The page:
Again, it depends on what breaks your immersion, and for me point economies don't do that. I can stay in character and manage a point, as spending points ends up being an emotional decision based on my character's feelings. This does require a little sliding into OOC to spend the point, but it's no different for me from rolling a die.

But for people who dislike point economies, this isn't the game for them.

26
Quote from: CRKrueger;818212
No, I completely and vehemently disagree.  Treating my character as a person outside myself with motives and goals different from my own, and character traits and points defined by an OOC economy I can receive and spend is NEVER going to be the same as rolling to swing a sword or take damage.  

Except the game doesn't involve any of those things except the point economy but lots of games have those - if point economies are a killer for you, then yeah I get that, it's not for you. I understand why some people don't like point economies. But the whole "treating a character as a person outside yourself" is completely false.

27
Quote from: Simlasa;818211
Again, not seeing how that isn't a common feature of RPGs I already play. Most of the guys I play with are pretty good about taking the PC's point of view... arguing with the barbarian as a barbarian, rather than Tony the guy sitting in front of me.
Are you claiming people playing trad RPGs never get deep into character?

Of course not. This is just a different set of rules to explore that experience in a different way. Different. Not necessarily better. But different. I'm interested in different. I play lots and lots of games. Maybe you're different. But I find lots of different games deliver different kinds of play experience and I like that.

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Yeah, I'm still not getting it... not that I'm 'suspicious' of other kinds of games, I just put them under different categories.

OHHHHH I see, this is some kind of "is this an RPG" kind of thing for you that you clearly have an emotional investment in. Not really interested in that specific conversation. But given that it's really impossible to play the game without IC roleplaying (unlike D&D, which can be played 100% OOC if someone wishes) I think it probably qualifies. It's definitely not an adventure game, though.

Either way I don't care.

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How so? What mechanical bits are appended to that example conversation in your previous post?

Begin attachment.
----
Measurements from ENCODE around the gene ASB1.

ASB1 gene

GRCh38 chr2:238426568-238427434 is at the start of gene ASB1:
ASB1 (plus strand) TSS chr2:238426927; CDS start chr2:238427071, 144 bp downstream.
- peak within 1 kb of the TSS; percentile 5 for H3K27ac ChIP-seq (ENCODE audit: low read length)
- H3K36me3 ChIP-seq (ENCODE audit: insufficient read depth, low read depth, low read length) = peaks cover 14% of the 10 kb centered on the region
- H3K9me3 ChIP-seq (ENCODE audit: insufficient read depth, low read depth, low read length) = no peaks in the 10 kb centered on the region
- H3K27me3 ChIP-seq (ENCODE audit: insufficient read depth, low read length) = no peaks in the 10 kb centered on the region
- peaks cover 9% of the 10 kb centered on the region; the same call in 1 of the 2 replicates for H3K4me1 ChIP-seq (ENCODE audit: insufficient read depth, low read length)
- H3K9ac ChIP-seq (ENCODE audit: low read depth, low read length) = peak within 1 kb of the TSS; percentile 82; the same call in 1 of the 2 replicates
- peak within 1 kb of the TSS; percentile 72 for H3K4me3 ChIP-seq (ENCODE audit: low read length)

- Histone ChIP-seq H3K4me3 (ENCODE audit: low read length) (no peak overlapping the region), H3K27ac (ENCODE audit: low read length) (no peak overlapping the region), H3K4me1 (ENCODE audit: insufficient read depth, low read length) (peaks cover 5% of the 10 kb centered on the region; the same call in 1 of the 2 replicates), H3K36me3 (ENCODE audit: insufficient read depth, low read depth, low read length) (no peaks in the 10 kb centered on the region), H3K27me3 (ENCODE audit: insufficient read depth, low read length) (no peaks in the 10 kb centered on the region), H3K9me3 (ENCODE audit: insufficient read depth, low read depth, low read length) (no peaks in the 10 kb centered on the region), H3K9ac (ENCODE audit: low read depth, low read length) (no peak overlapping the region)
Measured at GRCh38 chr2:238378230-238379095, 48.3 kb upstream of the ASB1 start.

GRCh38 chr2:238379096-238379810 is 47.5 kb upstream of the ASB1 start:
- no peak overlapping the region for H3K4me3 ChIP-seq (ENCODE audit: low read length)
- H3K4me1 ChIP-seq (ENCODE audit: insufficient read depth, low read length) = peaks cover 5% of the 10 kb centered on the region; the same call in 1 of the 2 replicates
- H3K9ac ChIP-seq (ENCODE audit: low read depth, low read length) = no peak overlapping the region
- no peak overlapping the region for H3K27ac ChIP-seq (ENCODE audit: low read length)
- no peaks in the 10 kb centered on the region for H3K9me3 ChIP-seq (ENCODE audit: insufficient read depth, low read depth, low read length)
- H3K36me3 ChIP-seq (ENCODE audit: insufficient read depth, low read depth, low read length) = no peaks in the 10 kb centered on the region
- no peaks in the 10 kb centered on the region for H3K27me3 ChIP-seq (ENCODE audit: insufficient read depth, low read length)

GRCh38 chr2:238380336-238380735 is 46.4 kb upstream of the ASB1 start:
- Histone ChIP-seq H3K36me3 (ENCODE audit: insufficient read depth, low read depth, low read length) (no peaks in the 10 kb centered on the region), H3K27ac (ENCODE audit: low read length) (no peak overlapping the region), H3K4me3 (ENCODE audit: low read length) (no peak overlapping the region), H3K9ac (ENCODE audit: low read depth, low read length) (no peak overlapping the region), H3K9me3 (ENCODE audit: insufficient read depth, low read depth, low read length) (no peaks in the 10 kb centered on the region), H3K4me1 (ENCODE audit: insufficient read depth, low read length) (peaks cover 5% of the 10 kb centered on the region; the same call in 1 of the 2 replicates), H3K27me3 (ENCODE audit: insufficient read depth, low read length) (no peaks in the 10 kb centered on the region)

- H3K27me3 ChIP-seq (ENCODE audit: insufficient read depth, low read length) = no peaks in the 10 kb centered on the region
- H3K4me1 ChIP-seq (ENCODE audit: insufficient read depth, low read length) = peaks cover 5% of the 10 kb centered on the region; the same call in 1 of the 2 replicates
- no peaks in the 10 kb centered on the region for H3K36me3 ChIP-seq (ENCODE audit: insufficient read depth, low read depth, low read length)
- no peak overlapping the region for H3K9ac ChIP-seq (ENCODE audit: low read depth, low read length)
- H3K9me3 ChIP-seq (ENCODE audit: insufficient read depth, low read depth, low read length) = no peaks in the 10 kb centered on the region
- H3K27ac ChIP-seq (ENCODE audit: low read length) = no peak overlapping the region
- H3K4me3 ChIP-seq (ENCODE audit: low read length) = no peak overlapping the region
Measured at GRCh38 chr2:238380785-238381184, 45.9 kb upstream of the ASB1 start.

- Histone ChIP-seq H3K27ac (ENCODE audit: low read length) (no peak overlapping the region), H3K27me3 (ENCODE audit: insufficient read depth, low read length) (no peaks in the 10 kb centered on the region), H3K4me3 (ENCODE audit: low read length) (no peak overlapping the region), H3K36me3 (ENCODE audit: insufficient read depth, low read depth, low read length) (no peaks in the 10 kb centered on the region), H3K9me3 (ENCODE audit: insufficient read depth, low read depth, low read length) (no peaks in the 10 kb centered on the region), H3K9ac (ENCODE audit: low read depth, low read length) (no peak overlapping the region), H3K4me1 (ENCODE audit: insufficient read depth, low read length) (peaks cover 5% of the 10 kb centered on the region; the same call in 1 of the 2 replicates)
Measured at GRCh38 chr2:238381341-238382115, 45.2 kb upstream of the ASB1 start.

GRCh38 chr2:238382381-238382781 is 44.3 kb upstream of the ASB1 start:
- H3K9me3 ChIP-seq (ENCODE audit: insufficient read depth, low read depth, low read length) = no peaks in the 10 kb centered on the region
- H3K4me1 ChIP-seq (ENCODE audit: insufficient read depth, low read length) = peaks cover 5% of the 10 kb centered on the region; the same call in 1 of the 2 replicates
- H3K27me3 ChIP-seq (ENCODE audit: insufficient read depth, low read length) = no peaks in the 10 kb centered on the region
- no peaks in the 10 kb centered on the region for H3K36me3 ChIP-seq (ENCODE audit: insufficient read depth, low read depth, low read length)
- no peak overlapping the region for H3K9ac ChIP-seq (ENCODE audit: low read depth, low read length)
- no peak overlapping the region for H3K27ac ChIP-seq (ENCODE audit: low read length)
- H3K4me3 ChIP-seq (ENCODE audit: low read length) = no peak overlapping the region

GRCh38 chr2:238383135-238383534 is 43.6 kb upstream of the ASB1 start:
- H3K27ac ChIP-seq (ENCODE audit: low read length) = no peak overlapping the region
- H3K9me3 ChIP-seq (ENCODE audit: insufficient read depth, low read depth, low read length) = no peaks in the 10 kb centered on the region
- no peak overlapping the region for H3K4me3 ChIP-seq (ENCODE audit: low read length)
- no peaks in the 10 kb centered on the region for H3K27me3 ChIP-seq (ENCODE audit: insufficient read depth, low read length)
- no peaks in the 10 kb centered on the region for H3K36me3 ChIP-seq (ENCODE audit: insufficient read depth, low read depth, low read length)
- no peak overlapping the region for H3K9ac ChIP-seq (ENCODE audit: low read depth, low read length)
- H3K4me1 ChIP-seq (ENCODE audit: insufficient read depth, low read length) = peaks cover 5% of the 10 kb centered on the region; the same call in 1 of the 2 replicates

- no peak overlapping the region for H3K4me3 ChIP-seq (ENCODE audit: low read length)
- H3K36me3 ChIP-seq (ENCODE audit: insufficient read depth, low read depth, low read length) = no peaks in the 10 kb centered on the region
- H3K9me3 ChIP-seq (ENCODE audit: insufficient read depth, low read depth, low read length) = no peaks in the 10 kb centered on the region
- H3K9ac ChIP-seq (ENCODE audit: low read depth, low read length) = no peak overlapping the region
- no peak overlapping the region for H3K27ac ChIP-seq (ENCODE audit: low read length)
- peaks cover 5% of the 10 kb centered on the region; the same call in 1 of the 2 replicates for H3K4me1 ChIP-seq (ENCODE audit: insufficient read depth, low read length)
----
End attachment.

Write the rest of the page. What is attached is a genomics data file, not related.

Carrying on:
Darkeye's player received a Drama Point. That's the sum total of the mechanical fallout from that scene.

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See, bits of hype like that seem awfully presumptuous about how I'm already playing... that the games I'm playing are deficient somehow. How the fuck do they know how much time I'm spending inside my 'protagonists's' head? ('protagonist' driving me further toward thinking this is a game for writers).

You're just trying to find things to disagree with at this point. Your mind is made up on this one.

Got it. Moving on.

28
Quote from: CRKrueger;818208
From above...
"Dramatic Scenes are the heart of the system, and are encounters between two characters, the Petitioner and the Grantor. The Petitioner wants some emotional payoff from the Grantor; the Grantor may or may not want to give it. If the Grantor gives the payoff up, they get a token; if they don't give it up, the Petitioner can force the issue, which the Grantor can then block. If the Petitioner is rebuffed, they get a token."

You're jumping to a heck of a lot of conclusions based off that tiny little paragraph that's trying to explain a 65 page set of rules. The only one who absolutely needs to think about who is a petitioner and who is a granter is the GM. If you've ever had a GM ask you "what are you trying to accomplish here" that's about as OOC as it needs to get.

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If I'm roleplaying, I don't want or need a system to help me get into my character's head, because I am my character's head.  I don't need to internalize the rules of interaction because I've internalized my character, and when he interacts, it's with faults, biases, prejudices, and limited knowledge intact and already taken into consideration.  My characters goals are mine.  I have no story arc I'm wanting to see happen, my character's motivations are mine.

That is precisely the right mindset to play this game. I imagine it'd be really hard to play it without understanding all of that, or would definitely be less fun.

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What I do object to is the notion that games like Hillfolk just "make into mechanics what everyone does anyway" because neither I or anyone I've regularly gamed with in 25+ years does that.  

I don't know that it necessarily mechanizes what everyone does anyway as much as it helps bring that stuff into sharp focus and ensures that everyone gets a chance to bring their character into the mix equally (or as much as they wish, if they want to stay behind the scenes). It democratizes play more than it dictates anything.

The only thing it requires is that when everyone makes their character, they connect them to at least two different PCs by some relationship, and one of those relationships has to be a fraught relationship (emotionally asymmetrical) and that you need to pick two competing desires your character has. That's the extent the game tells you to do anything with your character. The rest of the game is exploring those relationships and their consequences.